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Shivaji

I am an Assistant Professor in Political Science, at the University of Toronto, Mississauga, and also part of the Graduate Faculty at the University of Toronto, St. George. I am a Faculty Associate at the Center for South Asian Studies, Asian Institute, Munk School, University of Toronto.

In 2018-19, I will be a Visiting Fellow at the Kroc Institute for Peace Studies, University of Notre Dame. https://www.facebook.com/krocinstitute/posts/10156332243510325


Research interests:

I work on political violence and conflict in India, and do research on insurgencies in South Asia, particularly focusing on the Maoist insurgency in India. I also have an interest in state formation, legacies of colonial institutions, and other types of political violence in South Asia.

I did my PhD in political science at Yale University. My dissertation is on the Maoist insurgency in India, and uses data gathered during field work, archival data and quantitative analysis of sub national datasets to demonstrate that colonial institutions  of indirect rule selected by the British set up the structural conditions for post colonial insurgency through path dependent mechanisms.

Teaching:

Under graduate: I teach courses on Politics of South Asia, and Civil Wars, Terrorism and Insurgency at the undergraduate level at University of Toronto, Mississauga.

Graduate: I  teach courses on Qualitative Methods and Research Design to PhD students in political science, and a course on Civil War and Political Violence at the Graduate level at the University of Toronto, St. George.

Current Project:

Colonial Legacies of Maoist insurgency

Book manuscript: I am currently working on a book manuscript on the colonial legacies of British indirect rule and how this set up structural conditions for Maoist Insurgency in India. It tries to address the puzzle of why the Maoist insurgency is located along the central eastern corridor of India, and not in other areas? I theorize that different forms of colonial indirect rule create structural conditions of weak state capacity, and ethnic grievances due to land and natural resource extraction, which are exploited by Maoist rebels to consolidate rebel control in these areas.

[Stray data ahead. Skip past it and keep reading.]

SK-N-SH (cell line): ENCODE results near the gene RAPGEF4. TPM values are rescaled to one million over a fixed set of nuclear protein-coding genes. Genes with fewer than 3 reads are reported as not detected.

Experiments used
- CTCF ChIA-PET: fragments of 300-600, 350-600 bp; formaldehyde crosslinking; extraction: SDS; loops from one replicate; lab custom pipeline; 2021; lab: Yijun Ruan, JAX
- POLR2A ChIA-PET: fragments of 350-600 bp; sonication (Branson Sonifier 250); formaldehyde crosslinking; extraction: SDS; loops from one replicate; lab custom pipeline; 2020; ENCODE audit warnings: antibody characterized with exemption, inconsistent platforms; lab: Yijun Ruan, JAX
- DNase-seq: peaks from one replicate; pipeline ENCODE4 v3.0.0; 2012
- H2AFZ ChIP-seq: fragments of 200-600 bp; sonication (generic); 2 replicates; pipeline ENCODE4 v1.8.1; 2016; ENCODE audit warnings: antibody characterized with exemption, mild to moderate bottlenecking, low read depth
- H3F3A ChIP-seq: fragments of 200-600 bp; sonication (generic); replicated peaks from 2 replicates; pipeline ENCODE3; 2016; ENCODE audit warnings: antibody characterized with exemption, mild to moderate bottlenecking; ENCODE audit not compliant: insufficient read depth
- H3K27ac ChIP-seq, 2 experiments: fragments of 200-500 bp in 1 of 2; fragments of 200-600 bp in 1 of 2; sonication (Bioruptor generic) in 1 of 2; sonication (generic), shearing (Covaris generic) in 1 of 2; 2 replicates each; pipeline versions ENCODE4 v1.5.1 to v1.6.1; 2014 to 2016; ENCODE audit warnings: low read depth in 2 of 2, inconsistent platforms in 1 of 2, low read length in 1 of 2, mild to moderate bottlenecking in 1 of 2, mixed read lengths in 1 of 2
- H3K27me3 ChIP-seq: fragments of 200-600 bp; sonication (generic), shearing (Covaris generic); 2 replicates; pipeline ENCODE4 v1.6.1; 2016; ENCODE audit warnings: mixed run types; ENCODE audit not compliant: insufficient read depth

Article in JCR using district level dataset: An article based on this research is forthcoming in the Journal of Conflict Resolution (http://doi/10.1177/0022002717727818), which does quantitative analysis of a district level dataset to show that different forms of indirect rule through princely states, and indirect revenue collection through landlords, created structural conditions for Maoist insurgency in India. In this article, I develop a new instrument for the British choice of indirect rule, based on wars in Europe which are exogenous to politics in India, and do IV2SLS analysis to address the issue of selection bias.

Article in WD using sub district dataset for Chhattisgarh state: Another article forthcoming in World Development (see https://doi.org/10.1016/j.worlddev.2018.06.013) uses a novel sub district dataset from the state of Chhattisgarh, and combines process tracing and quantitative analysis to show that areas previously under princely states in central India, tended to have Maoist conflict later. It uses an instrument based on random death of ruler during Lord Dalhousie's doctrine of lapse policy (1847-58) for the British choice of indirect rule, to address potential selection effects.





Future projects:

Sons of the soil, land conflict, and insurgency:

This project is on sons of the soil insurgencies, which are a type of ethnic insurgency in which indigenous or native sons of the soil staying in a particular region, develop grievances due to exploitation of resources and job opportunities by outsiders (Weiner 1978). The larger project will focus on variation in sons of the soil conflicts in South Asia. Below are some articles on this topic:

Article in Civil Wars: There is a puzzle yet unanswered by theorists of civil war – why are the longest insurgencies low levels of violence? I argue that medium capacity states with multiple insurgencies tend to choose a counter insurgency strategy of containment vis-a-vis peripheral sons of the soil insurgencies, causing them to become stalemated low scale conflicts. The theory is tested on the Fearon (2004) data-set, and shows that those medium capacity states with multiple conflicts and sons of the soil insurgencies tend to
have these low intensity long lasting insurgencies.
See https://www.tandfonline.com/doi/abs/10.1080/13698249.2014.927702

Article analyzing colonial legacies of indirect rule and sons of the soil insurgency: In another manuscript currently under review, I argue that colonial legacies of indirect rule lead to migration and natural resource exploitation and these persist as policies of internal colonialism which create grievances that are then exploited by leftist rebel groups. I study the case of the Maoist insurgency in Chhattisgarh in India. There are two main contributions of this article going beyond previous studies on SoS conflicts like Weiner (1978) and Fearon & Laitin (2011). The first is to show that colonial legacies matter to explain sons of the soil conflicts, and the second is to show that it is not just ethnic insurgencies which make use of sons of the soil grievances (Fearon & Laitin 2011), but leftist insurgencies can also make use of such grievances.


Insurgency and counter insurgency in South Asia:
I have also written some chapters on insurgencies in South Asia in the Oxford Handbook of South Asian Security and Routledge Handbook of Asian Security. These outline the histories of insurgencies in India, and what were their proximate and deeper structural causes.